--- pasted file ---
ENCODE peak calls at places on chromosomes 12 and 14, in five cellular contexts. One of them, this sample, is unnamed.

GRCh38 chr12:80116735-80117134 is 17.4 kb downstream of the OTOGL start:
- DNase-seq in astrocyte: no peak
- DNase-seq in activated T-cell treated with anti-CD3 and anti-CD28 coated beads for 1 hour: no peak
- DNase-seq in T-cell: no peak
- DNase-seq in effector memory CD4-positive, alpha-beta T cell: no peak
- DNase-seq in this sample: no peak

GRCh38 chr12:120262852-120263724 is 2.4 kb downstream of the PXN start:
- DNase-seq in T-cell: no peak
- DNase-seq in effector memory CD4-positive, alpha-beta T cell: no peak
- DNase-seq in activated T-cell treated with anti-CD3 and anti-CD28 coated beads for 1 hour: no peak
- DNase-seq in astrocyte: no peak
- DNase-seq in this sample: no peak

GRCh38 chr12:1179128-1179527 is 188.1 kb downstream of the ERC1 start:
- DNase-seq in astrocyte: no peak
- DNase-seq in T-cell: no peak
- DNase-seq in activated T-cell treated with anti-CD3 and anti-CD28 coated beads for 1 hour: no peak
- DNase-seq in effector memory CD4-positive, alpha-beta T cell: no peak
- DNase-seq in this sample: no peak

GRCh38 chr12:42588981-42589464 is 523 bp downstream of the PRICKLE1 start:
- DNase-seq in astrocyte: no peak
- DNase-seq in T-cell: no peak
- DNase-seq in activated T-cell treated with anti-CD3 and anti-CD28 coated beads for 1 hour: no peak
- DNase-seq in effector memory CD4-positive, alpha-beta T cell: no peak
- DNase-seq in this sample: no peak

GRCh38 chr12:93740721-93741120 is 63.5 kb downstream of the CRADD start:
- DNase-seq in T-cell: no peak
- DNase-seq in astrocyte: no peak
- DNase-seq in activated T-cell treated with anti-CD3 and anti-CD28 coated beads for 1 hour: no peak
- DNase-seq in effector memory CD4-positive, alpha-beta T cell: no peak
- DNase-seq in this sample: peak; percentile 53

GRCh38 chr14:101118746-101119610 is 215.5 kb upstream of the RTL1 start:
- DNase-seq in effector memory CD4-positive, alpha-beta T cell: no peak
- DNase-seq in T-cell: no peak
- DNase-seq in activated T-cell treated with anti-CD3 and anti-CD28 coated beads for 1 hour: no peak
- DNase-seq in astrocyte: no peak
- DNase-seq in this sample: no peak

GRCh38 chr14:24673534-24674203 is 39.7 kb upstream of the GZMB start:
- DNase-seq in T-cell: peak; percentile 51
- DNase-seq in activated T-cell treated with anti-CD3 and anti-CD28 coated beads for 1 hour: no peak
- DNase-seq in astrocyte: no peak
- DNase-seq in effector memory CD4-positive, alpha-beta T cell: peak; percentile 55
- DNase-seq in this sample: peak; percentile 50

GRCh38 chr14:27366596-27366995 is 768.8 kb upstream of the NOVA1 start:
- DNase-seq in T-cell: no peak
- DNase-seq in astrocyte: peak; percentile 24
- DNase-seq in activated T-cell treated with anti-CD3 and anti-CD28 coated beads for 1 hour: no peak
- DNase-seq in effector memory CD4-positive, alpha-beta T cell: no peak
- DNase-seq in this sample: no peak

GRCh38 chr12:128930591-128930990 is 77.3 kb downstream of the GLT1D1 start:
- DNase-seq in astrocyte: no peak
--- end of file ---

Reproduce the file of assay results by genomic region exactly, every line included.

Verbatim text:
ENCODE peak calls at places on chromosomes 12 and 14, in five cellular contexts. One of them, this sample, is unnamed.

GRCh38 chr12:80116735-80117134 is 17.4 kb downstream of the OTOGL start:
- DNase-seq in astrocyte: no peak
- DNase-seq in activated T-cell treated with anti-CD3 and anti-CD28 coated beads for 1 hour: no peak
- DNase-seq in T-cell: no peak
- DNase-seq in effector memory CD4-positive, alpha-beta T cell: no peak
- DNase-seq in this sample: no peak

GRCh38 chr12:120262852-120263724 is 2.4 kb downstream of the PXN start:
- DNase-seq in T-cell: no peak
- DNase-seq in effector memory CD4-positive, alpha-beta T cell: no peak
- DNase-seq in activated T-cell treated with anti-CD3 and anti-CD28 coated beads for 1 hour: no peak
- DNase-seq in astrocyte: no peak
- DNase-seq in this sample: no peak

GRCh38 chr12:1179128-1179527 is 188.1 kb downstream of the ERC1 start:
- DNase-seq in astrocyte: no peak
- DNase-seq in T-cell: no peak
- DNase-seq in activated T-cell treated with anti-CD3 and anti-CD28 coated beads for 1 hour: no peak
- DNase-seq in effector memory CD4-positive, alpha-beta T cell: no peak
- DNase-seq in this sample: no peak

GRCh38 chr12:42588981-42589464 is 523 bp downstream of the PRICKLE1 start:
- DNase-seq in astrocyte: no peak
- DNase-seq in T-cell: no peak
- DNase-seq in activated T-cell treated with anti-CD3 and anti-CD28 coated beads for 1 hour: no peak
- DNase-seq in effector memory CD4-positive, alpha-beta T cell: no peak
- DNase-seq in this sample: no peak

GRCh38 chr12:93740721-93741120 is 63.5 kb downstream of the CRADD start:
- DNase-seq in T-cell: no peak
- DNase-seq in astrocyte: no peak
- DNase-seq in activated T-cell treated with anti-CD3 and anti-CD28 coated beads for 1 hour: no peak
- DNase-seq in effector memory CD4-positive, alpha-beta T cell: no peak
- DNase-seq in this sample: peak; percentile 53

GRCh38 chr14:101118746-101119610 is 215.5 kb upstream of the RTL1 start:
- DNase-seq in effector memory CD4-positive, alpha-beta T cell: no peak
- DNase-seq in T-cell: no peak
- DNase-seq in activated T-cell treated with anti-CD3 and anti-CD28 coated beads for 1 hour: no peak
- DNase-seq in astrocyte: no peak
- DNase-seq in this sample: no peak

GRCh38 chr14:24673534-24674203 is 39.7 kb upstream of the GZMB start:
- DNase-seq in T-cell: peak; percentile 51
- DNase-seq in activated T-cell treated with anti-CD3 and anti-CD28 coated beads for 1 hour: no peak
- DNase-seq in astrocyte: no peak
- DNase-seq in effector memory CD4-positive, alpha-beta T cell: peak; percentile 55
- DNase-seq in this sample: peak; percentile 50

GRCh38 chr14:27366596-27366995 is 768.8 kb upstream of the NOVA1 start:
- DNase-seq in T-cell: no peak
- DNase-seq in astrocyte: peak; percentile 24
- DNase-seq in activated T-cell treated with anti-CD3 and anti-CD28 coated beads for 1 hour: no peak
- DNase-seq in effector memory CD4-positive, alpha-beta T cell: no peak
- DNase-seq in this sample: no peak

GRCh38 chr12:128930591-128930990 is 77.3 kb downstream of the GLT1D1 start:
- DNase-seq in astrocyte: no peak